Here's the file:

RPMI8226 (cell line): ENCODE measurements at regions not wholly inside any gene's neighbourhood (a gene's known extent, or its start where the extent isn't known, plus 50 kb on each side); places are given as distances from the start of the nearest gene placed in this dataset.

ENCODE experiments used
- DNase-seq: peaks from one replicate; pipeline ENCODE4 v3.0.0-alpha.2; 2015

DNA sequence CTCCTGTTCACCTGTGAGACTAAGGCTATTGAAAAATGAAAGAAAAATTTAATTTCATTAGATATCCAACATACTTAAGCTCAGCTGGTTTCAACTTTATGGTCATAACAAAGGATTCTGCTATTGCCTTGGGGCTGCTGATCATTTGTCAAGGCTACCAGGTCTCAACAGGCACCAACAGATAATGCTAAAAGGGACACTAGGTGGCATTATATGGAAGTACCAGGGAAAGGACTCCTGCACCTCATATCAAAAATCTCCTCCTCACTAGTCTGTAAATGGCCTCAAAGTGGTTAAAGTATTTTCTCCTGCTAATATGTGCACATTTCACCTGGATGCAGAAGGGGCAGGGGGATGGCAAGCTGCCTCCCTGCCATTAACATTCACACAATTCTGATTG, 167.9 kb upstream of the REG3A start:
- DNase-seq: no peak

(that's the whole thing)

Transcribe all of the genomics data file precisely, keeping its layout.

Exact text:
RPMI8226 (cell line): ENCODE measurements at regions not wholly inside any gene's neighbourhood (a gene's known extent, or its start where the extent isn't known, plus 50 kb on each side); places are given as distances from the start of the nearest gene placed in this dataset.

ENCODE experiments used
- DNase-seq: peaks from one replicate; pipeline ENCODE4 v3.0.0-alpha.2; 2015

DNA sequence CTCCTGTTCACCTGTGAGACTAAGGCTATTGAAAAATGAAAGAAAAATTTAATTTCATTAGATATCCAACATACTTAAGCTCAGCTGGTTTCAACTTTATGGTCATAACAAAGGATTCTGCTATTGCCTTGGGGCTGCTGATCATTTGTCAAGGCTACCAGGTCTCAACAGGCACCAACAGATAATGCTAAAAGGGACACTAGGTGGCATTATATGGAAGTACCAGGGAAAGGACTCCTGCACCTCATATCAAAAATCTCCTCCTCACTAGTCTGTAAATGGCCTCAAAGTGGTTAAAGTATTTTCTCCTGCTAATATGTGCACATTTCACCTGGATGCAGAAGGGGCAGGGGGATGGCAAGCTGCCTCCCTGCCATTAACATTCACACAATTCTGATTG, 167.9 kb upstream of the REG3A start:
- DNase-seq: no peak